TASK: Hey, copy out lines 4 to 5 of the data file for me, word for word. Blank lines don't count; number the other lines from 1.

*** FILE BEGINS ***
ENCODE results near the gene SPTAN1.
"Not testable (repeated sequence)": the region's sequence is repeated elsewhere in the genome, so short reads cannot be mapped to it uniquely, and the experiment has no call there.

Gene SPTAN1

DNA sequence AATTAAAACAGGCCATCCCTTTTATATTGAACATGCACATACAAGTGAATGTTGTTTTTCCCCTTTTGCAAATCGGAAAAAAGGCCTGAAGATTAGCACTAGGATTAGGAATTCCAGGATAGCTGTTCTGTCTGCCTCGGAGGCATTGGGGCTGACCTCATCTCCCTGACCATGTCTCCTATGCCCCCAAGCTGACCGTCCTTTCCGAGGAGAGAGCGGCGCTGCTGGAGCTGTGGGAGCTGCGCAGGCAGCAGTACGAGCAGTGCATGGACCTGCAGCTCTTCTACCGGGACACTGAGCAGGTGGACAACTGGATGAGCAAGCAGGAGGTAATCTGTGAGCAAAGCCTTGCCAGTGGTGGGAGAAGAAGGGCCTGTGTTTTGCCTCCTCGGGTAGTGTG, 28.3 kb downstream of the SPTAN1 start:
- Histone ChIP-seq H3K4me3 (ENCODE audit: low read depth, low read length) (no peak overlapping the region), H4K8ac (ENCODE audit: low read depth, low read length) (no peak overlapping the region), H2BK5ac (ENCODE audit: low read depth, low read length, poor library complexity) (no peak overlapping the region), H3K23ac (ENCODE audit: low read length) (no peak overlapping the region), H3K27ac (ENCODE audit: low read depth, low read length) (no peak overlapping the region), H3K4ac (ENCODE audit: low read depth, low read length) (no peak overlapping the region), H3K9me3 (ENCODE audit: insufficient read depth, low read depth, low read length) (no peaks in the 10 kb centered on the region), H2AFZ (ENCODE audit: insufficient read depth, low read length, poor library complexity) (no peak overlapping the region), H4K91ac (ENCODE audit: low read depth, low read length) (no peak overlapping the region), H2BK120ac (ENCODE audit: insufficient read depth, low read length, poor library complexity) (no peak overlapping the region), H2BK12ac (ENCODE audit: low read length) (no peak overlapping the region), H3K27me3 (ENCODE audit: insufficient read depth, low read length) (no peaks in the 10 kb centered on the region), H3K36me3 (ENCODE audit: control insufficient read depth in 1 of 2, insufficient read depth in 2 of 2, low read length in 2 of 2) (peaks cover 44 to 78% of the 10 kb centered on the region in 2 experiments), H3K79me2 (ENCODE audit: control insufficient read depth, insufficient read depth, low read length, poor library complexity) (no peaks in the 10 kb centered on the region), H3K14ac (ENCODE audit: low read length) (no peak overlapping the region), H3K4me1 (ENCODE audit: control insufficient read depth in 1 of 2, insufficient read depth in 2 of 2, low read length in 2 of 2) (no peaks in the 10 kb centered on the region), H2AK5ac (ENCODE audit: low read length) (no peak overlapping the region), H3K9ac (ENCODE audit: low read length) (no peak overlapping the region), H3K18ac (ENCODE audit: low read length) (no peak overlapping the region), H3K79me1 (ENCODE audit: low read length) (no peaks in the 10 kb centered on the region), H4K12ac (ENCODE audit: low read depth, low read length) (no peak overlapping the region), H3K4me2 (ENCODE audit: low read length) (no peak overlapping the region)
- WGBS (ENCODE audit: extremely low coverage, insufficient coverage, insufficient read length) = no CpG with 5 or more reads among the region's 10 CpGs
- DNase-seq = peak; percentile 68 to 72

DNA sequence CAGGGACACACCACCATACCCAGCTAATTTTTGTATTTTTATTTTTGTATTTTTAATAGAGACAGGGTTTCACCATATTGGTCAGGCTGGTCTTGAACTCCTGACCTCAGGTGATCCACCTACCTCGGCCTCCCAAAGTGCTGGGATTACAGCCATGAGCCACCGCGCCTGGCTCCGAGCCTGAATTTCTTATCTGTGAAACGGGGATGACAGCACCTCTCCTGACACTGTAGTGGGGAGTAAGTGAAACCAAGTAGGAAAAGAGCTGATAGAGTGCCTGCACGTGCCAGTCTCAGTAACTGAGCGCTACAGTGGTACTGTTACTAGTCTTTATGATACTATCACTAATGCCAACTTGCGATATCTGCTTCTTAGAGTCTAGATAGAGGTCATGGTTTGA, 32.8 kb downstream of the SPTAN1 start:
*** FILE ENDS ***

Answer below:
DNA sequence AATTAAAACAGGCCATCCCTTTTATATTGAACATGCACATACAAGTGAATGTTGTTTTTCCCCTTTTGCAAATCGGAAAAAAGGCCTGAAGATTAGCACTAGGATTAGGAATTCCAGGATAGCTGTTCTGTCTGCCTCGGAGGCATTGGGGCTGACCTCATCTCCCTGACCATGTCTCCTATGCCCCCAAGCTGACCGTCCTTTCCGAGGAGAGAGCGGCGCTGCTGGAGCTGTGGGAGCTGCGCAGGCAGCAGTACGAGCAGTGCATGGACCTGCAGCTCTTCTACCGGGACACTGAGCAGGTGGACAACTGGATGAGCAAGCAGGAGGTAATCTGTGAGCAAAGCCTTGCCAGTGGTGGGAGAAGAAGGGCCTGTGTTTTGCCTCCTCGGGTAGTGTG, 28.3 kb downstream of the SPTAN1 start:
- Histone ChIP-seq H3K4me3 (ENCODE audit: low read depth, low read length) (no peak overlapping the region), H4K8ac (ENCODE audit: low read depth, low read length) (no peak overlapping the region), H2BK5ac (ENCODE audit: low read depth, low read length, poor library complexity) (no peak overlapping the region), H3K23ac (ENCODE audit: low read length) (no peak overlapping the region), H3K27ac (ENCODE audit: low read depth, low read length) (no peak overlapping the region), H3K4ac (ENCODE audit: low read depth, low read length) (no peak overlapping the region), H3K9me3 (ENCODE audit: insufficient read depth, low read depth, low read length) (no peaks in the 10 kb centered on the region), H2AFZ (ENCODE audit: insufficient read depth, low read length, poor library complexity) (no peak overlapping the region), H4K91ac (ENCODE audit: low read depth, low read length) (no peak overlapping the region), H2BK120ac (ENCODE audit: insufficient read depth, low read length, poor library complexity) (no peak overlapping the region), H2BK12ac (ENCODE audit: low read length) (no peak overlapping the region), H3K27me3 (ENCODE audit: insufficient read depth, low read length) (no peaks in the 10 kb centered on the region), H3K36me3 (ENCODE audit: control insufficient read depth in 1 of 2, insufficient read depth in 2 of 2, low read length in 2 of 2) (peaks cover 44 to 78% of the 10 kb centered on the region in 2 experiments), H3K79me2 (ENCODE audit: control insufficient read depth, insufficient read depth, low read length, poor library complexity) (no peaks in the 10 kb centered on the region), H3K14ac (ENCODE audit: low read length) (no peak overlapping the region), H3K4me1 (ENCODE audit: control insufficient read depth in 1 of 2, insufficient read depth in 2 of 2, low read length in 2 of 2) (no peaks in the 10 kb centered on the region), H2AK5ac (ENCODE audit: low read length) (no peak overlapping the region), H3K9ac (ENCODE audit: low read length) (no peak overlapping the region), H3K18ac (ENCODE audit: low read length) (no peak overlapping the region), H3K79me1 (ENCODE audit: low read length) (no peaks in the 10 kb centered on the region), H4K12ac (ENCODE audit: low read depth, low read length) (no peak overlapping the region), H3K4me2 (ENCODE audit: low read length) (no peak overlapping the region)